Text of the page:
Archive for the ‘Security’ Category

Protecting your WordPress admin areas

January 28, 2009

Just in case you are not aware of the things you can do to protect your WordPress admin areas I highly recommend you take a look over at Smashing Magazine’s article “10 Steps To Protect The Admin Area in WordPress”. While I’ve not done some of the more aggressive suggestions I’m very pleased that the WordPress developers have made 2.7 so much easier to keep up to date.  That can go a long way plus I no longer have to wait for Fantastico to update their installations on my host.

From this article I was also pleased to run into some lockout plugins.  I had thought about the lack of brute force blocking being a problem, but I had not gone so far as to look for a solution.  Now, the solution has found me.  One of these plugins coupled with a strong password will stop many attacks.  If you’re not familiar with what strong passwords are, take a look at RIT’s “How to Choose a Secure Password” (PDF link).

Make sure you read the comments on the post.  There’s some good information about both the post itself and other aspects of WordPress security that might be relavant to you situation.

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A bit of security by obscurity

January 13, 2009

I’m writing this post in case you are not aware of  a couple of “features” of WordPress that concern me.  WordPress has decided to include in the HTML head tag:

  1. What version of WordPress is running, and
  2. Hooks for Windows Live Writer

The headers look something like this:

<link rel="EditURI" type="application/rsd+xml" title="RSD"
     href="http://www.yourblog.com/xmlrpc.php?rsd" />
<link rel="wlwmanifest" type="application/wlwmanifest+xml"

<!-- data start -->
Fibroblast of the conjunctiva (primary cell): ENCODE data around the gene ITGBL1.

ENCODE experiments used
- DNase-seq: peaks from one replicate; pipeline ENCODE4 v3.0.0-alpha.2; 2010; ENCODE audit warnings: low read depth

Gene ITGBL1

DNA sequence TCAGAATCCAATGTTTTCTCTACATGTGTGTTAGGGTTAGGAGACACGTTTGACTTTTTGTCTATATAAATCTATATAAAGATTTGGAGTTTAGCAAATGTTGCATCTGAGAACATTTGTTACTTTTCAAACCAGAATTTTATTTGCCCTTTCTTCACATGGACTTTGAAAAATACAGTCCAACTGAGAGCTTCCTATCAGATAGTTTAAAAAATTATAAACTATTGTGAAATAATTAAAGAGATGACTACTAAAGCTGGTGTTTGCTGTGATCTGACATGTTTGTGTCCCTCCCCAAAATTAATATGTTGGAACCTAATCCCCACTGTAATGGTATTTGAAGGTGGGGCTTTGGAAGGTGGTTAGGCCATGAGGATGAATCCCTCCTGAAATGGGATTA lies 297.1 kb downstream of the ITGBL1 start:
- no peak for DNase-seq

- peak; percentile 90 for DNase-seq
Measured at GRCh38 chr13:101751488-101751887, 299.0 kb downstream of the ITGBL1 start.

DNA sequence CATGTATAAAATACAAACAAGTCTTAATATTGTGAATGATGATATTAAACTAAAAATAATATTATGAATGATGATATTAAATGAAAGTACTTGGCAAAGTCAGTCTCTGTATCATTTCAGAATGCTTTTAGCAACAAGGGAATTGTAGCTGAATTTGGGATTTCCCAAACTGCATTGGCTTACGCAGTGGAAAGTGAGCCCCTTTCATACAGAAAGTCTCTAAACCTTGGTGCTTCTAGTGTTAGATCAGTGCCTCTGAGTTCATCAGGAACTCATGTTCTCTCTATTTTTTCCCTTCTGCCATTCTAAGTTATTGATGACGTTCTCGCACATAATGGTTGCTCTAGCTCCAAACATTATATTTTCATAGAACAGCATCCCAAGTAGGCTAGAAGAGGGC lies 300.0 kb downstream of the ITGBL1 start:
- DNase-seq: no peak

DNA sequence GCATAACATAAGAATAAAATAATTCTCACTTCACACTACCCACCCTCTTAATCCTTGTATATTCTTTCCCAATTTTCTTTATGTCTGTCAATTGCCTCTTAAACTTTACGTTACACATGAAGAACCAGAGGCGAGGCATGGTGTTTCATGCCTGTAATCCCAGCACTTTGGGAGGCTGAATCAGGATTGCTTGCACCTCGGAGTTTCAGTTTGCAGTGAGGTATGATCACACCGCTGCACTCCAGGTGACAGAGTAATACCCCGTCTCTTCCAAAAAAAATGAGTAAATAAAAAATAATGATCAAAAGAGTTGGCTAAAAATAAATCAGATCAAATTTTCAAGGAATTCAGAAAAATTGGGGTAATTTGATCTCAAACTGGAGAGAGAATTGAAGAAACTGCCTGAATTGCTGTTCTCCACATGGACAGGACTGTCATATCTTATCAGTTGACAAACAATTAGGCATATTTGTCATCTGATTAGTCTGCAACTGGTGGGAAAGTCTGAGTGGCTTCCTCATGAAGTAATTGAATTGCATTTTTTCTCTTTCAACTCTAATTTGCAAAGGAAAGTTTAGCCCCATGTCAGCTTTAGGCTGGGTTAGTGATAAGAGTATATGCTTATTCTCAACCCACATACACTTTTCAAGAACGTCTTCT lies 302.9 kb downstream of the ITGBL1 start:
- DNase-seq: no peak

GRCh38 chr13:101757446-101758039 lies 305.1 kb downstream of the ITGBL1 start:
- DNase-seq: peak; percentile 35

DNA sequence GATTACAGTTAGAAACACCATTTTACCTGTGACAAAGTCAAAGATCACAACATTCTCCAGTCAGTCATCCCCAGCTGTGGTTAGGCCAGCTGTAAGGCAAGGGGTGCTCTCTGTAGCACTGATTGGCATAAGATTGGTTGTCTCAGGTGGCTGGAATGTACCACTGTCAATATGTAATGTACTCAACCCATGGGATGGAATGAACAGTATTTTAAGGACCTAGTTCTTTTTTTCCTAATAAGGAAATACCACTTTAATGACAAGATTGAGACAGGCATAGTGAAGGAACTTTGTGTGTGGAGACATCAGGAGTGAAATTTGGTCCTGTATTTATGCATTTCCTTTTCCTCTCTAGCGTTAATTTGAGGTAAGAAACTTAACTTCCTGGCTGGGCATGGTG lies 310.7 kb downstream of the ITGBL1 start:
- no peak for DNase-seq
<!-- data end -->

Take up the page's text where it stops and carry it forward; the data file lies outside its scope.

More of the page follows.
href="http://www.yourblog.com/wp-includes/wlwmanifest.xml" />
<meta name="generator" content="WordPress 2.7" />

Sometimes I’m a bit paranoid, but I don’t see any reason to advertise what version of WordPress I’m using.  Why put information directly into peoples hands that can tell them what vulnerabilities are in your installation?  Its a simple task to go look up what’s vulnerable in a specific version.  Along with that, if you’re not using Windows Live Writer, why expose the manifest and EditURI?  Someone has even reported problems with anti-virus software interfering with access to their WordPress blog and potentially tied it back to the Windows Live Writer headers.

These three headers are injected as part of the wp_head() function call that’s typically in the header.php of a theme.  We have the choice of removing that function call which potentially interferes with other header hooks or we can find some plugins to help us.

I was able to find two nice plugins over at http://blog.taragana.com:

Two uploads and two activations later and my concerns are soothed.

Filtering Post Content

January 10, 2009

Every now and again I run across information that really shouldn’t be put on the web.  Typically, there are references to missionaries in a sensitive areas – people and places that shouldn’t end up co-located in a search engine.  When the reference is in text it becomes my job to remove the reference (often having to rewrite the content to make it work with the reference removed).  When the reference is part of an audio recording I’ll typically not put the audio online (its a fair amount of work to parse through an audio clip and either chop out or blank over the sensitive information).  We don’t have a specific policy on this, yet.  I’m wondering if anyone else is thinking about this and what you might be doing about it.